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Taxpayers must pay the freight for over-budget train projects
Topic - Bob Spitz
Musical moments that capture the attention of a national audience - and beyond - never seem to be in short supply. Last week, Bruno Mars set a ratings record with 115 million people watching his Super Bowl performance. A few months ago, the talk was about Beyonce's surprise album. And there's still discussion of That Miley Moment at the MTV Video Music Awards.
Bob Spitz, a journalist and celebrity biographer (think the Beatles), met and developed a self-described crush on Julia Child on a trip with her across Sicily in 1992. He was writing about her for several magazines, and nothing was off the record. "She was exactly like her TV persona: warm, funny, outgoing, whip-smart, incorrigible, and most of all real."
Massaging poultry, dropping food and utensils, and warbling her way through boeuf bourguignon and coq au vin, Julia Child left an indelible mark on American food.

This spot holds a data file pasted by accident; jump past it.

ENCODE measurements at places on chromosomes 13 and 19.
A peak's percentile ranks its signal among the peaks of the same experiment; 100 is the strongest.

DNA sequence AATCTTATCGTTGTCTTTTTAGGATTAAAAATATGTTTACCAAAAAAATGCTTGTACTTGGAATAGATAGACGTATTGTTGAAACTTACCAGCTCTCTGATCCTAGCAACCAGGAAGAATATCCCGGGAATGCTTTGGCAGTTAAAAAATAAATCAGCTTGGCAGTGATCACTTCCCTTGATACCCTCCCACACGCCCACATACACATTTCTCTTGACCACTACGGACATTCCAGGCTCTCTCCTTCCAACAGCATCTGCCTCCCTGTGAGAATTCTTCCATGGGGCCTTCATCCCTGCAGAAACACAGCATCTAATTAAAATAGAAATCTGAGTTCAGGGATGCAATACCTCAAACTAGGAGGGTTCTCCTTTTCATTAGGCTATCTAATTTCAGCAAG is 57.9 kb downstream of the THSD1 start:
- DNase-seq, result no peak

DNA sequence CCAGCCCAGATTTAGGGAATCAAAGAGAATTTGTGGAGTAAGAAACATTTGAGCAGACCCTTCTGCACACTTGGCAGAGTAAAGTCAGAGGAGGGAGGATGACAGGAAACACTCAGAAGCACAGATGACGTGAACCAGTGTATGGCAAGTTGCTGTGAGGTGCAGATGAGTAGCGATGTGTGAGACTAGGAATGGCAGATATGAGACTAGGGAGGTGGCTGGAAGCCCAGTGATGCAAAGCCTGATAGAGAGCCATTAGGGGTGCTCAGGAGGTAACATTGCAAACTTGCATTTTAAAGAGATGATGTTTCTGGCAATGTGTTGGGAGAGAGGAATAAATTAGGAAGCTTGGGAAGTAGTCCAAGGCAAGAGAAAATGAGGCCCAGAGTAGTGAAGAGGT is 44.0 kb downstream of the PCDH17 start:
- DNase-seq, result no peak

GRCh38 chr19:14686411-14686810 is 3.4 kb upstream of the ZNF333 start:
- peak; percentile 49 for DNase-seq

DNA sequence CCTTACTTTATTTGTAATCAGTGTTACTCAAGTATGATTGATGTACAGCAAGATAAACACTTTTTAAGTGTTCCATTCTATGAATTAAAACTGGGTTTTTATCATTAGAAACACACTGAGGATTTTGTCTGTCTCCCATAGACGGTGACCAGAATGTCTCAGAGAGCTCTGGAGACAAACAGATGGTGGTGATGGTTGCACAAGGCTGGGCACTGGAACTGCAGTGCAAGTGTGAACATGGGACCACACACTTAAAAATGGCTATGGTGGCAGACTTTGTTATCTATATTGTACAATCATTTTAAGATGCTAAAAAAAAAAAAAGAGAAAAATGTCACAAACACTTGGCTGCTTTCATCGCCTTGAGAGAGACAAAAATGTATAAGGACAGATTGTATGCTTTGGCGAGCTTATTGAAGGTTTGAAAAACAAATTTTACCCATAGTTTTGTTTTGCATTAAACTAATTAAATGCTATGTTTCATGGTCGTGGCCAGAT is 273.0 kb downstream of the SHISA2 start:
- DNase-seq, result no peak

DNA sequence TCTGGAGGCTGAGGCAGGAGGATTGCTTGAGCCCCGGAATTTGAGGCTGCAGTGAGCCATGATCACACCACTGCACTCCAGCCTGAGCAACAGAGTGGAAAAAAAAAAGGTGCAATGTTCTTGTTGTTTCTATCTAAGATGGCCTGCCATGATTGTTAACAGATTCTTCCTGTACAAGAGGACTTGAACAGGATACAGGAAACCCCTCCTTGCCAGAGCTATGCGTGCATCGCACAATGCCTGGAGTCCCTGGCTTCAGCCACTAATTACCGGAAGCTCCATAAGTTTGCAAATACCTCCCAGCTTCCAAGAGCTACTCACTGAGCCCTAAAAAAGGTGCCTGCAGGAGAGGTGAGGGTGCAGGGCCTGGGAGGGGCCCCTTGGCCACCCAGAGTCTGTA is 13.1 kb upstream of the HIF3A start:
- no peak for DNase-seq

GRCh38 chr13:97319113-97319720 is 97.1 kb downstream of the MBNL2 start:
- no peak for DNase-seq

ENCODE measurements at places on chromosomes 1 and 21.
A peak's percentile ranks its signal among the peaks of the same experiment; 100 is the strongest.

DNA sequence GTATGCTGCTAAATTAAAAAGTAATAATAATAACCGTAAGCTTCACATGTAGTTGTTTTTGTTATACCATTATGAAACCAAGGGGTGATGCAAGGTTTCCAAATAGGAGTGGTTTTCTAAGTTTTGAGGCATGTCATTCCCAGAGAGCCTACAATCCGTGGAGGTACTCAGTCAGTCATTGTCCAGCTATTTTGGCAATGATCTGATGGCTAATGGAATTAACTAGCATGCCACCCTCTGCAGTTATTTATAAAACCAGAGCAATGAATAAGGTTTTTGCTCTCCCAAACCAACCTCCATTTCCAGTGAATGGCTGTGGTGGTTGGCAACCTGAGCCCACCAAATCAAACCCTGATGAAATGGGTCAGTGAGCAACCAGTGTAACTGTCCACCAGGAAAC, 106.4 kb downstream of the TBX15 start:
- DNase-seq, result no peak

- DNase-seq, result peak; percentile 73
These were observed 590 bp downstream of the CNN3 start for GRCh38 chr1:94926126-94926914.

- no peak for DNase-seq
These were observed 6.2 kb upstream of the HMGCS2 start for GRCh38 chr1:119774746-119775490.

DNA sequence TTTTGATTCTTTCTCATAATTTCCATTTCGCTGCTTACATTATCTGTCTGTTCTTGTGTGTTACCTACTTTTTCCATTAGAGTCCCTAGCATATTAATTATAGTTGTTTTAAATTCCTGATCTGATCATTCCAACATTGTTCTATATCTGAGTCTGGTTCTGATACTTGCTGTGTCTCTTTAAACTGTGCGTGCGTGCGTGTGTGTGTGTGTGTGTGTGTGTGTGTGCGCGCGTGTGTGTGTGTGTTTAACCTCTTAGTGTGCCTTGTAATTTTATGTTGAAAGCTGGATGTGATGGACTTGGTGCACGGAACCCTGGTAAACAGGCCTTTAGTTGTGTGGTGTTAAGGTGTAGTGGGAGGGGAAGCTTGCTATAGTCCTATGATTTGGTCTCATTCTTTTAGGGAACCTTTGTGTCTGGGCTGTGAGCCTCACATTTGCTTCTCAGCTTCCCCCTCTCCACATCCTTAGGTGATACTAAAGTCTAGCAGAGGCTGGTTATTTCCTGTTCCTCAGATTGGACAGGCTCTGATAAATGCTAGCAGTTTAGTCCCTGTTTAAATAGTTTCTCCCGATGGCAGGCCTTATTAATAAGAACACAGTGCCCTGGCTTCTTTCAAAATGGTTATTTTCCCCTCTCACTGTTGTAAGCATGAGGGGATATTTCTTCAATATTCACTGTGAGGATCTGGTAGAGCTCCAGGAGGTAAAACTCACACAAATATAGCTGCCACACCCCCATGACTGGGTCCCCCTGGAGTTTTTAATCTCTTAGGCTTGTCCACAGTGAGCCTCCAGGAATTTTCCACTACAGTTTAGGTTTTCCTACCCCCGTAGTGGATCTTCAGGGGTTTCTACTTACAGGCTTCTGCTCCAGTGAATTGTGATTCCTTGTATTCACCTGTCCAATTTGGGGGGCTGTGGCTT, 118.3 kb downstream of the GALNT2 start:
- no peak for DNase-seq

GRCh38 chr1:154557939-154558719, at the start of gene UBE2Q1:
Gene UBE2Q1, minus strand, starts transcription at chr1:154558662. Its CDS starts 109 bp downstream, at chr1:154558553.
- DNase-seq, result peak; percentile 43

"Entire families wanted to see what was going on here because the phenomenon of The Beatles arriving here was so spectacular, so different from anything we'd ever experienced before, and everybody wanted to look at it," Spitz said. "The kids wanted to look at it because they wanted to be like The Beatles and the parents watched it because they wanted to see what they were up against. Really. It was kind of like a morbid fascination."
"This was a seismic shift in American culture and it gave the teenagers not only a voice but a way of being, a way of thinking that had never occurred before," Beatles biographer Bob Spitz said.